Most GAO internships occur during the summer as part of a graduate degree program. There are limited assignments during the academic year. Undergraduate students with outstanding qualifications are considered. Students may be selected from a variety of academic disciplines such as public policy/administration, accounting, business administration, computer science, management information systems, human resources, economics, mathematics, statistics, and social sciences.

Interns are appointed at the GS-4, 5, 7, or 9 levels depending on the number of semester hours or quarter hours completed when selected. Salaries range from about $1,800 at the GS-4 level to about $3,000 per month at the GS-9 level. (Pay rates are subject to change with annual cost of living increases.) If interns are appointed to a position for more than 90 days, they earn annual and sick leave. Other benefits include training programs, seminars, and career counseling. GAO also offers a smoke free environment. GAO may noncompetitively appoint interns to permanent positions after graduation, subject to satisfactory performance and budgetary constraints.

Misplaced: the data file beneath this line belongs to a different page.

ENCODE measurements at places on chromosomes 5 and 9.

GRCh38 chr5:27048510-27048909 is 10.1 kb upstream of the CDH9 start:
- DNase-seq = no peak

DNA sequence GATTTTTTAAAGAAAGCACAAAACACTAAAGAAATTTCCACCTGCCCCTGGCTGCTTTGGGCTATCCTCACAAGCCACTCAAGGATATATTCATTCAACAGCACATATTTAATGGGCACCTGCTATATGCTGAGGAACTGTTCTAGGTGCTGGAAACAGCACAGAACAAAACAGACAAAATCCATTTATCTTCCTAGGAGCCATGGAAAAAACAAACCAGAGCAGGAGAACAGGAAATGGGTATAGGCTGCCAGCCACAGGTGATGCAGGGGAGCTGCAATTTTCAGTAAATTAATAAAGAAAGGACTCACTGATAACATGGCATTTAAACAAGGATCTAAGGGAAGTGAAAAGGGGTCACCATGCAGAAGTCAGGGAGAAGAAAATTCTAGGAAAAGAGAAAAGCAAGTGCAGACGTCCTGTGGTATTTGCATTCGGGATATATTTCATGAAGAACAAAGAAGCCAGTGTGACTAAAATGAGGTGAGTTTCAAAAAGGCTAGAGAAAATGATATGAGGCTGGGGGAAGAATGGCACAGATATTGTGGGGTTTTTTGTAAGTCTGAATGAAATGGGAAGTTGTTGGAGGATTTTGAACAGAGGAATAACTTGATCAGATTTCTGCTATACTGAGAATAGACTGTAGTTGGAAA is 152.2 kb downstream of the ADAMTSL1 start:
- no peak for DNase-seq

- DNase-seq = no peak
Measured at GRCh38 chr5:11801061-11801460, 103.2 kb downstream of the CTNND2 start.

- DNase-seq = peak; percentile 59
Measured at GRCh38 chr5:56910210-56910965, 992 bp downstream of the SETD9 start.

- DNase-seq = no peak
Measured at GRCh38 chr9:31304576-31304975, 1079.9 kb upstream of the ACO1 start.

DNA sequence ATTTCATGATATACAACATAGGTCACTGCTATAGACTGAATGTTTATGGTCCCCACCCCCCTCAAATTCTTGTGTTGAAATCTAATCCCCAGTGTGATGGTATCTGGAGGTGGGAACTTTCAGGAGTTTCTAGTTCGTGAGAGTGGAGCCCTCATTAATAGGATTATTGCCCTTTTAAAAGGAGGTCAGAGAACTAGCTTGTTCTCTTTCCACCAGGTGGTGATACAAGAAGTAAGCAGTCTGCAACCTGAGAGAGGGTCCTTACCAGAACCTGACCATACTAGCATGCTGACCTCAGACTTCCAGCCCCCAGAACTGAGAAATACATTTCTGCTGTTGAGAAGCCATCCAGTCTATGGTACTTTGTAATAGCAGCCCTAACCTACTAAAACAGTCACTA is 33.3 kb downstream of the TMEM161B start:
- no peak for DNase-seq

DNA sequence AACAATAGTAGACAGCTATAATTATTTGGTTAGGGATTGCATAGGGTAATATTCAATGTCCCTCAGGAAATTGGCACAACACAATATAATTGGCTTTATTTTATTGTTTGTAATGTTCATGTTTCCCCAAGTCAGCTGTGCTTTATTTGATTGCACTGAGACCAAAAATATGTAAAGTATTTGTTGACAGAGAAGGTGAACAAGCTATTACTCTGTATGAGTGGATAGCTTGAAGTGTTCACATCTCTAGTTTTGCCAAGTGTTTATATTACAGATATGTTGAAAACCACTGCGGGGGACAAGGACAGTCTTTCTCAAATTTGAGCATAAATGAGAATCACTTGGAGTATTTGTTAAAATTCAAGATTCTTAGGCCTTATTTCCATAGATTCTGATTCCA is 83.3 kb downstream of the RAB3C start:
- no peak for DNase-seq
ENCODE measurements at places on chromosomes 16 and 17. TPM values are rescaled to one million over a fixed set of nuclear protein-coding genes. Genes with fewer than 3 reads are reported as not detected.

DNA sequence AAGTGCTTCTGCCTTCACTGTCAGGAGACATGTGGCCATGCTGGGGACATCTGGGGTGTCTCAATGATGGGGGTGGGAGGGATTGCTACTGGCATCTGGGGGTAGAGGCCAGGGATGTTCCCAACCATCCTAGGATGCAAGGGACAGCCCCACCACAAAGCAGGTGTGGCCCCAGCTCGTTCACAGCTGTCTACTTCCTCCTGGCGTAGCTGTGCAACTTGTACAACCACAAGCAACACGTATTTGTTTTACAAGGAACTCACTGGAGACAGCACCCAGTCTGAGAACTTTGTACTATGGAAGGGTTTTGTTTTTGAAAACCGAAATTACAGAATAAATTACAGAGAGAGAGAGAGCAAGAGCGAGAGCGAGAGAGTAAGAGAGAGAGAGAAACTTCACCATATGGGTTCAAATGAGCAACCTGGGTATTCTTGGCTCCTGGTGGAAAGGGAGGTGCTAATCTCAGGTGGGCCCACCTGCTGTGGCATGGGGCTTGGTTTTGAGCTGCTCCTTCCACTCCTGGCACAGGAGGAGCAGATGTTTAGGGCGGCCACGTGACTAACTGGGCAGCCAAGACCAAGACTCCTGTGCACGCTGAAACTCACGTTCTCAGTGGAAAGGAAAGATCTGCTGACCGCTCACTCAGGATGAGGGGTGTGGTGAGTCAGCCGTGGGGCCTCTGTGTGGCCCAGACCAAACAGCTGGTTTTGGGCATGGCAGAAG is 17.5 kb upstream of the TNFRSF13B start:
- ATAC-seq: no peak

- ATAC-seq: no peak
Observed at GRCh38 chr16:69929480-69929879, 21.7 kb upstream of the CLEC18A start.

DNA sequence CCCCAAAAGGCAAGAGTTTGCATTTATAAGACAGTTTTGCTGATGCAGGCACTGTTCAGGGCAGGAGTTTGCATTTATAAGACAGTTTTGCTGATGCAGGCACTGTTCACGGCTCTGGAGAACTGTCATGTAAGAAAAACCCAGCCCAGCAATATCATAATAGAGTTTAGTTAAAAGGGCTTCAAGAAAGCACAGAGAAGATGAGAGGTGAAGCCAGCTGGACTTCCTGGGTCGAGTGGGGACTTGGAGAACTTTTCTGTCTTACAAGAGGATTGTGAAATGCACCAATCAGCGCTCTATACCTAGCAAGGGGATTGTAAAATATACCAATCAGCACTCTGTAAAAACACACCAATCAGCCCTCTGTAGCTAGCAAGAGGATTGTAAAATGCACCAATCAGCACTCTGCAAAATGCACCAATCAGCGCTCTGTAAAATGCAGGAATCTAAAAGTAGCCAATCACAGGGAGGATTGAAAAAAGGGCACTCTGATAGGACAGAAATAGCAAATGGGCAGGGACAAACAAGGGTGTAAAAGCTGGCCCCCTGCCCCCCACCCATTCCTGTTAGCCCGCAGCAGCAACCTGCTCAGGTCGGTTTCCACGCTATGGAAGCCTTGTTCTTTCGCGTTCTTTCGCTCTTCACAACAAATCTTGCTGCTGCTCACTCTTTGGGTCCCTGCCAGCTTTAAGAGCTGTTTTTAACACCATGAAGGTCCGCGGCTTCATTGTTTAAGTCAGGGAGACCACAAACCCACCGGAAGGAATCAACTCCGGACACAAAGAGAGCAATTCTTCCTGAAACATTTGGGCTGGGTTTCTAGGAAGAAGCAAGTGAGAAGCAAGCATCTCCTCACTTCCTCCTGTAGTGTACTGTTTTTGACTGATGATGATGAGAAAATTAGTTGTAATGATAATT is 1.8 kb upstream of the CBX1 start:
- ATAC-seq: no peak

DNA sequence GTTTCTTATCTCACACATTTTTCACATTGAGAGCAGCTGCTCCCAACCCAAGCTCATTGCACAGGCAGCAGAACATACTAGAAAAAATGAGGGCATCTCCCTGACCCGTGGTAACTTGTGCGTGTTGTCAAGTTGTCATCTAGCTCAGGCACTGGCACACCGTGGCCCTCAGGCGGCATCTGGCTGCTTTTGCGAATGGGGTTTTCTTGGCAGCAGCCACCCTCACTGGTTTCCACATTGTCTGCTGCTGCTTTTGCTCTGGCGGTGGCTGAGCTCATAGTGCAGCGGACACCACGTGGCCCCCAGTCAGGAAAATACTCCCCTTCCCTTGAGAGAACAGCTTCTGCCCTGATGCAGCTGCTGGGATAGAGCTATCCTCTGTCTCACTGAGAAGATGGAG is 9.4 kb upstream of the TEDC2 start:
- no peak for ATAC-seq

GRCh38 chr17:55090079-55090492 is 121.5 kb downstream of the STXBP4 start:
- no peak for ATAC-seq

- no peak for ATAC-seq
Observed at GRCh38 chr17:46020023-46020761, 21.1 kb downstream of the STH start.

Interns may be placed throughout our Washington, DC headquarters and field offices as well as mission support positions in staff offices. Our field offices are located in 11 cities throughout the United States: Atlanta, Boston, Chicago, Dallas, Dayton, Denver, Huntsville, Los Angeles, Norfolk, San Francisco, and Seattle.

GAO Student Interns work primarily as Analysts closely supervised by senior staff members. They participate in planning and conducting reviews of agency programs and, in some cases, internal operations of individual agencies. Some opportunities for placement in other positions, notably Communications Analysts, Information Technology Specialists, or Auditors, may exist for interns with appropriate academic backgrounds. Subject areas for intern positions include the entire spectrum of federal activities, such as, health care, housing and urban development, tax policy and administration, national security and international relations, financial management, natural resources and the environment, and mission support positions.